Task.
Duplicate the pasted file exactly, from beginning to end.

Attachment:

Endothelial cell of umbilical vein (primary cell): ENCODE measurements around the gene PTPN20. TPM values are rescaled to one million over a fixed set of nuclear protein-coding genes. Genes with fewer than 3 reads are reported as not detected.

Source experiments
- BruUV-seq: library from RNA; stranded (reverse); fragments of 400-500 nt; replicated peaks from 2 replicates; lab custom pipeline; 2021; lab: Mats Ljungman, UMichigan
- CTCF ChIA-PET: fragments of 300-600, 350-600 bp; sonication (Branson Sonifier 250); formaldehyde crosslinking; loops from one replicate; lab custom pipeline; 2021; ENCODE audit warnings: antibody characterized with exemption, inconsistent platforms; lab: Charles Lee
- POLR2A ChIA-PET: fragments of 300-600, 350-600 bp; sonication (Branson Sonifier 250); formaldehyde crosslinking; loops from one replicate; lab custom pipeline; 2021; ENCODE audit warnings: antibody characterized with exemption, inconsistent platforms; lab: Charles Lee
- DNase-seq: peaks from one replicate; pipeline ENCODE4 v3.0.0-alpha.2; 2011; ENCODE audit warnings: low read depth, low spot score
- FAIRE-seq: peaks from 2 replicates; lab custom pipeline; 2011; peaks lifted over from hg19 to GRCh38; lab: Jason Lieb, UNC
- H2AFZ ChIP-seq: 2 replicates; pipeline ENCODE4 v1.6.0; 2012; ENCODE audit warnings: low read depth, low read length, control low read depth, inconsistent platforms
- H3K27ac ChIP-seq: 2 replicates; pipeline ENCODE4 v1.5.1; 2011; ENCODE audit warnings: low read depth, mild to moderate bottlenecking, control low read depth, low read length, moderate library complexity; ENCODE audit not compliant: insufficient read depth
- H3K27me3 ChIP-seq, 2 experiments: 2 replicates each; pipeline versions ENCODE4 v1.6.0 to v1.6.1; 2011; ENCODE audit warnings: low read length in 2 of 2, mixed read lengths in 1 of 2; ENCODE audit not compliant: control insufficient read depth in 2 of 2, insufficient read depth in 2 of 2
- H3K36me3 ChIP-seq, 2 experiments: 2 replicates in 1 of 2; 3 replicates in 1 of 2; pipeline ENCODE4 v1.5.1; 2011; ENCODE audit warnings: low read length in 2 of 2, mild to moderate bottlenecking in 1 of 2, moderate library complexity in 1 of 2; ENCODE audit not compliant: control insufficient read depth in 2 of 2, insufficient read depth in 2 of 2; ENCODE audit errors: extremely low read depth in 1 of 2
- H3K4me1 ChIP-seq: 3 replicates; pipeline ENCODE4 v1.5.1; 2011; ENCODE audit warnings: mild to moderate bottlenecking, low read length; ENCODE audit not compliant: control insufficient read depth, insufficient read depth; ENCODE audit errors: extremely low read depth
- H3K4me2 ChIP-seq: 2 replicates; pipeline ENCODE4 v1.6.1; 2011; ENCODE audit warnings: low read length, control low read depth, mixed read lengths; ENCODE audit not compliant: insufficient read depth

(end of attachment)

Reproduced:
Endothelial cell of umbilical vein (primary cell): ENCODE measurements around the gene PTPN20. TPM values are rescaled to one million over a fixed set of nuclear protein-coding genes. Genes with fewer than 3 reads are reported as not detected.

Source experiments
- BruUV-seq: library from RNA; stranded (reverse); fragments of 400-500 nt; replicated peaks from 2 replicates; lab custom pipeline; 2021; lab: Mats Ljungman, UMichigan
- CTCF ChIA-PET: fragments of 300-600, 350-600 bp; sonication (Branson Sonifier 250); formaldehyde crosslinking; loops from one replicate; lab custom pipeline; 2021; ENCODE audit warnings: antibody characterized with exemption, inconsistent platforms; lab: Charles Lee
- POLR2A ChIA-PET: fragments of 300-600, 350-600 bp; sonication (Branson Sonifier 250); formaldehyde crosslinking; loops from one replicate; lab custom pipeline; 2021; ENCODE audit warnings: antibody characterized with exemption, inconsistent platforms; lab: Charles Lee
- DNase-seq: peaks from one replicate; pipeline ENCODE4 v3.0.0-alpha.2; 2011; ENCODE audit warnings: low read depth, low spot score
- FAIRE-seq: peaks from 2 replicates; lab custom pipeline; 2011; peaks lifted over from hg19 to GRCh38; lab: Jason Lieb, UNC
- H2AFZ ChIP-seq: 2 replicates; pipeline ENCODE4 v1.6.0; 2012; ENCODE audit warnings: low read depth, low read length, control low read depth, inconsistent platforms
- H3K27ac ChIP-seq: 2 replicates; pipeline ENCODE4 v1.5.1; 2011; ENCODE audit warnings: low read depth, mild to moderate bottlenecking, control low read depth, low read length, moderate library complexity; ENCODE audit not compliant: insufficient read depth
- H3K27me3 ChIP-seq, 2 experiments: 2 replicates each; pipeline versions ENCODE4 v1.6.0 to v1.6.1; 2011; ENCODE audit warnings: low read length in 2 of 2, mixed read lengths in 1 of 2; ENCODE audit not compliant: control insufficient read depth in 2 of 2, insufficient read depth in 2 of 2
- H3K36me3 ChIP-seq, 2 experiments: 2 replicates in 1 of 2; 3 replicates in 1 of 2; pipeline ENCODE4 v1.5.1; 2011; ENCODE audit warnings: low read length in 2 of 2, mild to moderate bottlenecking in 1 of 2, moderate library complexity in 1 of 2; ENCODE audit not compliant: control insufficient read depth in 2 of 2, insufficient read depth in 2 of 2; ENCODE audit errors: extremely low read depth in 1 of 2
- H3K4me1 ChIP-seq: 3 replicates; pipeline ENCODE4 v1.5.1; 2011; ENCODE audit warnings: mild to moderate bottlenecking, low read length; ENCODE audit not compliant: control insufficient read depth, insufficient read depth; ENCODE audit errors: extremely low read depth
- H3K4me2 ChIP-seq: 2 replicates; pipeline ENCODE4 v1.6.1; 2011; ENCODE audit warnings: low read length, control low read depth, mixed read lengths; ENCODE audit not compliant: insufficient read depth